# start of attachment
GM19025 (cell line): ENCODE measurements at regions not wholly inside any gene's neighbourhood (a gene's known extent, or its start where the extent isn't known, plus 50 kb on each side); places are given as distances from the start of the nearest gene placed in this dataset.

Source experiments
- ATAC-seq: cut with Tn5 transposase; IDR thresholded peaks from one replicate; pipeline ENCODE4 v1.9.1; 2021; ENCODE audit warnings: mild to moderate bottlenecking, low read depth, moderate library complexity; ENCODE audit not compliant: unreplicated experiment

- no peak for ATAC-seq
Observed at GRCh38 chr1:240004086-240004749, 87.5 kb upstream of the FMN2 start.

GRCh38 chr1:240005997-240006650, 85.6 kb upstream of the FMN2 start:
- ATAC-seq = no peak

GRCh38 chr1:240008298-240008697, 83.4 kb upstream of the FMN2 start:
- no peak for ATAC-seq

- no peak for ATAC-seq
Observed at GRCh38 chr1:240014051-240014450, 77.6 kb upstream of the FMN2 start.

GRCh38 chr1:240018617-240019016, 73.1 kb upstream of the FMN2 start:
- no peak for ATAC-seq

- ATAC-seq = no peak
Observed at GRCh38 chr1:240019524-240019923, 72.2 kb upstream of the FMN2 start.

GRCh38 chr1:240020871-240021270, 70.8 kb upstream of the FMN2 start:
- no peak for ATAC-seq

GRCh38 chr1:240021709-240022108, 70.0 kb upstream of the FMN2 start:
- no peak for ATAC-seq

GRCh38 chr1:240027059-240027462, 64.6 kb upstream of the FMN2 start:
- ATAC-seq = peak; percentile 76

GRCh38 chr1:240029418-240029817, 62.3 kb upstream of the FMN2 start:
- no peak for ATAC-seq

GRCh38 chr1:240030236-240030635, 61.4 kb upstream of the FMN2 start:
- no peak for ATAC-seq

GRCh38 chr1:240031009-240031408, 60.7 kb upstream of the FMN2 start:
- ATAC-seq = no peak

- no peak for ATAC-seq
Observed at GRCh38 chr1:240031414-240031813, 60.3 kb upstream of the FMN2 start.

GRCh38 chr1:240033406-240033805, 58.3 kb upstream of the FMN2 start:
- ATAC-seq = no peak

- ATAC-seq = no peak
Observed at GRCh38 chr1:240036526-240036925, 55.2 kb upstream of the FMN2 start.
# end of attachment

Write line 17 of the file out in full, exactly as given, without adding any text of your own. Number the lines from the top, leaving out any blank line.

- no peak for ATAC-seq